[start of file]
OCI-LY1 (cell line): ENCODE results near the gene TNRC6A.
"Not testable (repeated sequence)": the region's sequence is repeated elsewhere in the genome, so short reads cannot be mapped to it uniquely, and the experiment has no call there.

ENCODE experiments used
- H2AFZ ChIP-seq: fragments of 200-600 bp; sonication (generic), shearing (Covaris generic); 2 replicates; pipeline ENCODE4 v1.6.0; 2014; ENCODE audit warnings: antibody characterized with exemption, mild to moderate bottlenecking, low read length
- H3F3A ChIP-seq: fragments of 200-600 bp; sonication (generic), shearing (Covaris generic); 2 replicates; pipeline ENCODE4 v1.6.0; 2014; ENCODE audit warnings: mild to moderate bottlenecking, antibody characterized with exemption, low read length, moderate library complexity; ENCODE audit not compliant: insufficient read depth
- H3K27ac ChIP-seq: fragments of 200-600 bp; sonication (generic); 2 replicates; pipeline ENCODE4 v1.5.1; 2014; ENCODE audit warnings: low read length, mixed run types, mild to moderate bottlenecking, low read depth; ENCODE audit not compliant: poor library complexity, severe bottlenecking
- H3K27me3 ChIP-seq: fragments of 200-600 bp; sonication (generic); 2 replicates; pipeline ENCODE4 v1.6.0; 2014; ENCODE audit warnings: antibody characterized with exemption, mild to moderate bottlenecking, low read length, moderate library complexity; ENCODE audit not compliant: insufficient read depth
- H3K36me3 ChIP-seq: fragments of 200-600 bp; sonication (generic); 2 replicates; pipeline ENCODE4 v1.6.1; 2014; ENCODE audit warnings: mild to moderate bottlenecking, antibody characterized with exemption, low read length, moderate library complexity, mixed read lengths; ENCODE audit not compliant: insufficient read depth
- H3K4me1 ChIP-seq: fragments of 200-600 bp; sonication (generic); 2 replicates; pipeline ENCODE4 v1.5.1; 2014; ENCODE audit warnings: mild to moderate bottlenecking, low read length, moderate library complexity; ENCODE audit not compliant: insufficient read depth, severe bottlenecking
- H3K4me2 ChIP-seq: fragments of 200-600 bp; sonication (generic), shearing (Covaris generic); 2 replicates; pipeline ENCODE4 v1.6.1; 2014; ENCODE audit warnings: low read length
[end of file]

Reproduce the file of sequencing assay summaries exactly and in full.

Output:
OCI-LY1 (cell line): ENCODE results near the gene TNRC6A.
"Not testable (repeated sequence)": the region's sequence is repeated elsewhere in the genome, so short reads cannot be mapped to it uniquely, and the experiment has no call there.

ENCODE experiments used
- H2AFZ ChIP-seq: fragments of 200-600 bp; sonication (generic), shearing (Covaris generic); 2 replicates; pipeline ENCODE4 v1.6.0; 2014; ENCODE audit warnings: antibody characterized with exemption, mild to moderate bottlenecking, low read length
- H3F3A ChIP-seq: fragments of 200-600 bp; sonication (generic), shearing (Covaris generic); 2 replicates; pipeline ENCODE4 v1.6.0; 2014; ENCODE audit warnings: mild to moderate bottlenecking, antibody characterized with exemption, low read length, moderate library complexity; ENCODE audit not compliant: insufficient read depth
- H3K27ac ChIP-seq: fragments of 200-600 bp; sonication (generic); 2 replicates; pipeline ENCODE4 v1.5.1; 2014; ENCODE audit warnings: low read length, mixed run types, mild to moderate bottlenecking, low read depth; ENCODE audit not compliant: poor library complexity, severe bottlenecking
- H3K27me3 ChIP-seq: fragments of 200-600 bp; sonication (generic); 2 replicates; pipeline ENCODE4 v1.6.0; 2014; ENCODE audit warnings: antibody characterized with exemption, mild to moderate bottlenecking, low read length, moderate library complexity; ENCODE audit not compliant: insufficient read depth
- H3K36me3 ChIP-seq: fragments of 200-600 bp; sonication (generic); 2 replicates; pipeline ENCODE4 v1.6.1; 2014; ENCODE audit warnings: mild to moderate bottlenecking, antibody characterized with exemption, low read length, moderate library complexity, mixed read lengths; ENCODE audit not compliant: insufficient read depth
- H3K4me1 ChIP-seq: fragments of 200-600 bp; sonication (generic); 2 replicates; pipeline ENCODE4 v1.5.1; 2014; ENCODE audit warnings: mild to moderate bottlenecking, low read length, moderate library complexity; ENCODE audit not compliant: insufficient read depth, severe bottlenecking
- H3K4me2 ChIP-seq: fragments of 200-600 bp; sonication (generic), shearing (Covaris generic); 2 replicates; pipeline ENCODE4 v1.6.1; 2014; ENCODE audit warnings: low read length